Time One: You Can Call Him Al
Sitting at Thanksgiving dinner at my grandparents' apartment there were three group conversations that I participated in. The first was about health care reform. The third was about a family sky-diving outing spearheaded by my grandfather. The middle discussion was, not surprisingly, about the New York Knicks. My dad's younger brother buys all the tabloids each morning to read about the game that he stayed up late the night before to watch on cable television in Connecticut. And, after starting in the team's loss at Sacramento the previous night, he abruptly stops himself to ask me, "Well, which guy on the team do you think I like the least?"

"Well, I know that you don't think too highly of Duhon. But I'd say it's got to be Harrington... "

And, before I could spit out "or Hughes" he was nodding his head. To my uncle, Al is a ball stopper and a one-on-one player. Those flaws bother him more than anything (more than Duhon's dignified "team-first" ineptitude). And, I don't entirely disagree with his criticism of Al. Perhaps, I've just watched players like Jamal Crawford and Zach Randolph for so long that I've come to wrongly accept certain traits as unavoidable in a scorer. Maybe.

Either way, I found myself becoming a Harrington apologist. Because, you see, he is the most talented guy on the roster. That's not my choice. But it's not up for debate until Gallinari matures physically and strategically, a bit more. Al can shoot. Al can handle (for a guy his size). Al can drive. And, more than a lot of guys, he digs being a Knickerbocker. I think, after all the drama of the past few years and all the scrutiny, there are some guys on this team that wouldn't mind being shipped somewhere else by way of trade. I don't think Harrington is one of those guys. I think he gets what it means to play in this town and that he wants to succeed here. For me, the combination of potential and intention make up for his stategic lapses and tendency to try to go it alone on offense. I told my uncle that I see Harrington as a guy with a good attitude who just needs to be coached. I argued that we've got an allegedly great coach and that I blame D'Antoni just as much as Harrington for the NJ product's lack of consistent production. I then closed my case by saying that the fact that he's gone to the bench selflessly says more about him as a person than his bad habits of playing selfishly. And, I mean those things.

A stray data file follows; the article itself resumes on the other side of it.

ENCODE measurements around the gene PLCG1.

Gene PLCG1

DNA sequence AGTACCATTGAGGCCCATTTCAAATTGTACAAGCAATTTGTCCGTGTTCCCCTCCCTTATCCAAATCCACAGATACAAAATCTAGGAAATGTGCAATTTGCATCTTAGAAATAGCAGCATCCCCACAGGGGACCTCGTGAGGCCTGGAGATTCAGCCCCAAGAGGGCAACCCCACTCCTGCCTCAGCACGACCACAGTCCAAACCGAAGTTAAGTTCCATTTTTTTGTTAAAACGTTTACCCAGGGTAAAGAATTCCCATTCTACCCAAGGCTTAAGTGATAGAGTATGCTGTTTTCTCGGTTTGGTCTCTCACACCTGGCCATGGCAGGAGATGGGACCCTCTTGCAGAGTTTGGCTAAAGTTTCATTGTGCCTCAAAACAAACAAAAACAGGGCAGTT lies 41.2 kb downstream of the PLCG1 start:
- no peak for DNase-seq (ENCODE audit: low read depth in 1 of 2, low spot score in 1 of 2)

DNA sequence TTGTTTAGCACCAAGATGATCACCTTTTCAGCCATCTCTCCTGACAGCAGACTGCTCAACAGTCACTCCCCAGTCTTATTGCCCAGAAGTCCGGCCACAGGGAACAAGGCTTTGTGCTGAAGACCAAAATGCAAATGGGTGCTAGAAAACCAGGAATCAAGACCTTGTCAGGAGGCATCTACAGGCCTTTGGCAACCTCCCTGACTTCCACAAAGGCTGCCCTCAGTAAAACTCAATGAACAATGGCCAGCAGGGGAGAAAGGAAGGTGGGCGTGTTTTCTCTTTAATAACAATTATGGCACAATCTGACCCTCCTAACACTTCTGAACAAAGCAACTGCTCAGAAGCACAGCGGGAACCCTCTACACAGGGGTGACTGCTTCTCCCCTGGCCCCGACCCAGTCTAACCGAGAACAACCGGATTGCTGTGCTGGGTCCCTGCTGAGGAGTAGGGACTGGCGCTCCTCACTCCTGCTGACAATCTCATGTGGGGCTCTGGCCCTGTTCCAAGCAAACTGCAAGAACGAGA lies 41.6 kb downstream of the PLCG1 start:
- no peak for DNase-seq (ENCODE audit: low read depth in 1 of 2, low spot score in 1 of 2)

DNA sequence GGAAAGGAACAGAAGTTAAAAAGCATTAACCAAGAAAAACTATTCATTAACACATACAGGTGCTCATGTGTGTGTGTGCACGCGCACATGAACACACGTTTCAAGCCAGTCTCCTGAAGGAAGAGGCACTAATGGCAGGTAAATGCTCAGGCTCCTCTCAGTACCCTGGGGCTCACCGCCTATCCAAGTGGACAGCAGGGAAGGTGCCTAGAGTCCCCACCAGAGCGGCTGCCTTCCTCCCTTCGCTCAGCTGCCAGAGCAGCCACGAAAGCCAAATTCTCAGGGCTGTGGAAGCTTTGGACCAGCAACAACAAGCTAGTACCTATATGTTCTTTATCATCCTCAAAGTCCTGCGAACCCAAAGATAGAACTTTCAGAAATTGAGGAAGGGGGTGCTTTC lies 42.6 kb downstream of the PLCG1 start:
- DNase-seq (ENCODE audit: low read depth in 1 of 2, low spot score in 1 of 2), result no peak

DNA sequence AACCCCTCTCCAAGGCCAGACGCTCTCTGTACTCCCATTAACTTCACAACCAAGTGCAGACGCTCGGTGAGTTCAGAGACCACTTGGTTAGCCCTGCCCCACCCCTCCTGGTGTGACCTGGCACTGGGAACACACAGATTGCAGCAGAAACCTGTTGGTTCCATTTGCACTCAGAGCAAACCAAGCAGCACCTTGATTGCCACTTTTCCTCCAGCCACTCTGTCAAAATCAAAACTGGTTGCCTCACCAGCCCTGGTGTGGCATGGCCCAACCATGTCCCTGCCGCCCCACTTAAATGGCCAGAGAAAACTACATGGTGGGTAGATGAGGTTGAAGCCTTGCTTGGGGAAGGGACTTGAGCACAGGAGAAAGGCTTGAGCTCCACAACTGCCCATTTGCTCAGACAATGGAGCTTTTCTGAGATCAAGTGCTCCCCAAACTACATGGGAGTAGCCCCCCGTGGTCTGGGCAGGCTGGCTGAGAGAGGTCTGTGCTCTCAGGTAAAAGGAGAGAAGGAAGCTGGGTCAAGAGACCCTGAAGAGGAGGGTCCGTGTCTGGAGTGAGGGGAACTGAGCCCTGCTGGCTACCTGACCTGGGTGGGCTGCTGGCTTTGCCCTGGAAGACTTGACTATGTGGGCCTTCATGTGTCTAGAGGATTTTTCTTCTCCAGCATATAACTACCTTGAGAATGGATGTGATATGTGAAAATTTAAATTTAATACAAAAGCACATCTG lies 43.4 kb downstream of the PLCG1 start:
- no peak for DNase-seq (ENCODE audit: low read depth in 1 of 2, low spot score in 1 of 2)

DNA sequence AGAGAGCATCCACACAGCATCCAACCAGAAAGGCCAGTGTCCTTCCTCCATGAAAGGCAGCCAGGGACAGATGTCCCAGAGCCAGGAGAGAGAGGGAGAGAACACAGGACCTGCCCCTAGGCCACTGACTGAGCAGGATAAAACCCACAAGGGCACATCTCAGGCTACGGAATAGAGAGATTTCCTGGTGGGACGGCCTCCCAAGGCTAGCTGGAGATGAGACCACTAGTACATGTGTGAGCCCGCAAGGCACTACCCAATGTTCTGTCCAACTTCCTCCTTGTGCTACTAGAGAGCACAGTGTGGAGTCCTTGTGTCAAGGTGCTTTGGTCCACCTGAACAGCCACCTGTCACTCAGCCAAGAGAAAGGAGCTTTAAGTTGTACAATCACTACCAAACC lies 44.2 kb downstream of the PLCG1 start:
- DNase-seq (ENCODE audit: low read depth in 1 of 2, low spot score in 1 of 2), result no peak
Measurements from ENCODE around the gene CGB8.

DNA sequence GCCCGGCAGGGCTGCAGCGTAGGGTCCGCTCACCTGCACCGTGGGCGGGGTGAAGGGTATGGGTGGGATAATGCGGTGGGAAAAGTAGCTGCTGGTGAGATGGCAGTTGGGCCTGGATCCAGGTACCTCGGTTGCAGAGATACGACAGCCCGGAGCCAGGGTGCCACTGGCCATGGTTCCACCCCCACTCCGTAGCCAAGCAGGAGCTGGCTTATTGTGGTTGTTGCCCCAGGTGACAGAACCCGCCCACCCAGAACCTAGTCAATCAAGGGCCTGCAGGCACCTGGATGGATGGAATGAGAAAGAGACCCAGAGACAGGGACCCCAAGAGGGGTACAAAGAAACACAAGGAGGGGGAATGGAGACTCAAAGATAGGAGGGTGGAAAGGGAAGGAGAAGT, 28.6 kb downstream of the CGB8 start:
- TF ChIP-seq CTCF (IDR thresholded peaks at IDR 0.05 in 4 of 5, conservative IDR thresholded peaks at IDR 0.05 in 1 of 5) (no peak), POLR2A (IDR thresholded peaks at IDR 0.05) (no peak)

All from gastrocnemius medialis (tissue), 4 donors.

I hope my uncle remembered some of that conversation on Friday night when Harrington drove the Knicks past the Hawks during the first half in Atlanta. The former Hawk was pushed into the starting lineup due to a forearm injury suffered by Gallo and played like he's belonged there all year. At 6 foot 9 inches tall he's too quick for most power forwards and too long and strong for most threes. In the first quarter he had four dunks/layups and nailed three three-pointers. He was an All-Star for one night. It was an eye-opening performance for those who don't like this guy.

The Hawks, being right in the thick of the chase for the Eastern Conference title, predictably came back in the game, even without do-everything Josh Smith, who'd been ejected. The exuberant athleticism that Harrington showed to get the Knicks their lead was matched by the poise of Larry Hughes in holding it down the stretch. In the fourth quarter, Hughes had four assists, hit two jumpers, dropped in a layup and hit four free throws. Like Harrington, Hughes is a guy with a less than sterling rep amongst many fans. Like Harrington, Hughes is also a guy that can be effective on the court. They're not perfect but this isn't about building the perfect player (he plays in Cleveland, remember?) this is about winning nearly as many games as you lose.